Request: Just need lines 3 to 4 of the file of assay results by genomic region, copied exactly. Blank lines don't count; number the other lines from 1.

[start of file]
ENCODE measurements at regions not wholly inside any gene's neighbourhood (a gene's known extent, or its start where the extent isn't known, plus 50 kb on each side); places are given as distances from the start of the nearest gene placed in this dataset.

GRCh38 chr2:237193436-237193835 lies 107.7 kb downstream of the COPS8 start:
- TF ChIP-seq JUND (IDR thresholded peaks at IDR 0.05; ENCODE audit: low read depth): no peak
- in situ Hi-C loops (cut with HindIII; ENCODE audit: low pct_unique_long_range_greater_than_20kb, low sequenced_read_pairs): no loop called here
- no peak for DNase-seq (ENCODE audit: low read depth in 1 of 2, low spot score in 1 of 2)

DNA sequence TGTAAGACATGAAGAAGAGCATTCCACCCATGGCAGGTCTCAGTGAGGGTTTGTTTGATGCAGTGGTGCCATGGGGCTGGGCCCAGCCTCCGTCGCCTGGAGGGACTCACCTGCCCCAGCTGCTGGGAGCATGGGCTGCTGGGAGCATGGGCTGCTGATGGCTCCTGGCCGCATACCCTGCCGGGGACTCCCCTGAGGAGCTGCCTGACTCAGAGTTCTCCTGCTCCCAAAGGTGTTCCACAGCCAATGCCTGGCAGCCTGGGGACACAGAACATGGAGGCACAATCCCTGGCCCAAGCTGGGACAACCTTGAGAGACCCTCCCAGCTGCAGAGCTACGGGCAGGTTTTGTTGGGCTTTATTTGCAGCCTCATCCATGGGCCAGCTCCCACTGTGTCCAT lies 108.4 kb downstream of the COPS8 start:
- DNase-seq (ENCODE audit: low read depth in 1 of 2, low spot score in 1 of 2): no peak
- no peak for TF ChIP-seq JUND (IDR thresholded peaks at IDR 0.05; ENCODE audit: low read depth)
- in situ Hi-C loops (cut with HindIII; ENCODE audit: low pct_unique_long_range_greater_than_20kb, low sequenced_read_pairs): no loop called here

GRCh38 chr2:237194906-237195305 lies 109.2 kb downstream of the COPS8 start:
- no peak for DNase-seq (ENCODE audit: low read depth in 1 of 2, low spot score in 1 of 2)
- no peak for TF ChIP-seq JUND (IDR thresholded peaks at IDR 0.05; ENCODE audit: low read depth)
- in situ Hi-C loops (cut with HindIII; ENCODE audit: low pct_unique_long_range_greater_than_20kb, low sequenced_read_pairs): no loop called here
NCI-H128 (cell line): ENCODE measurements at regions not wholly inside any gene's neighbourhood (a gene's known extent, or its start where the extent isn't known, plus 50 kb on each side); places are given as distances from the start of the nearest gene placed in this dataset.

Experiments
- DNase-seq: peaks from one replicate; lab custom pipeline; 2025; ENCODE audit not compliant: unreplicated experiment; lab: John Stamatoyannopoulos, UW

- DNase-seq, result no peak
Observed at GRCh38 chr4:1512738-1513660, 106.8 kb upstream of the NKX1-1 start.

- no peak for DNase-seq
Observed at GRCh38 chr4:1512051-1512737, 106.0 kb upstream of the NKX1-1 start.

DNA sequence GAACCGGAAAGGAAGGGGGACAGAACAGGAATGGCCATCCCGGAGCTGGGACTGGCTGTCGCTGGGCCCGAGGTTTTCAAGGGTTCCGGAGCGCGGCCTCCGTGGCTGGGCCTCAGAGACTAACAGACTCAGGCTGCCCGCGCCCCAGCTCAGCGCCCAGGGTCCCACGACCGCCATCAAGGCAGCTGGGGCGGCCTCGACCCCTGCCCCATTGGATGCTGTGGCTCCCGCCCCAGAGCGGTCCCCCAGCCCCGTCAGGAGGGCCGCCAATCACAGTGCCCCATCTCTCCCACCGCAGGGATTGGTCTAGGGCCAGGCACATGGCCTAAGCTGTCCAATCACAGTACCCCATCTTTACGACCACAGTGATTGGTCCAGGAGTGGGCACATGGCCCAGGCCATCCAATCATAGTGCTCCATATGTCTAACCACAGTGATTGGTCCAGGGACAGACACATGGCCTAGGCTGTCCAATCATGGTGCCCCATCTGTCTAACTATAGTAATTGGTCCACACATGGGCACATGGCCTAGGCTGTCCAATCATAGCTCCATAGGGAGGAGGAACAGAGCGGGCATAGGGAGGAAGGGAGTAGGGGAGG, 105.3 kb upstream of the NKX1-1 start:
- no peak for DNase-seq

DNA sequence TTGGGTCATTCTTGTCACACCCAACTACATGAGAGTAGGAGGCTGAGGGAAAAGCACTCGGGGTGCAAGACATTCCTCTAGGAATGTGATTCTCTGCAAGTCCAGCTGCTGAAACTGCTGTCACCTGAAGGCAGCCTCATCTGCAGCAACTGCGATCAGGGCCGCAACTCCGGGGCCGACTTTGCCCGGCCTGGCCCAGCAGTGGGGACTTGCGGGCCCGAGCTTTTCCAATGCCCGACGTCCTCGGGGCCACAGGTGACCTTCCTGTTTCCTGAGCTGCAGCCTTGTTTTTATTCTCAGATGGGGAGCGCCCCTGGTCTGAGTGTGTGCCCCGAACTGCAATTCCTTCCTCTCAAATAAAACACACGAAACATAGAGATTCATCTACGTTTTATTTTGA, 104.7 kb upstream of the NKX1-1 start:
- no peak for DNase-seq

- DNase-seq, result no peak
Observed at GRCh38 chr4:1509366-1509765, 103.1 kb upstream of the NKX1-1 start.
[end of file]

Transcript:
- TF ChIP-seq JUND (IDR thresholded peaks at IDR 0.05; ENCODE audit: low read depth): no peak
- in situ Hi-C loops (cut with HindIII; ENCODE audit: low pct_unique_long_range_greater_than_20kb, low sequenced_read_pairs): no loop called here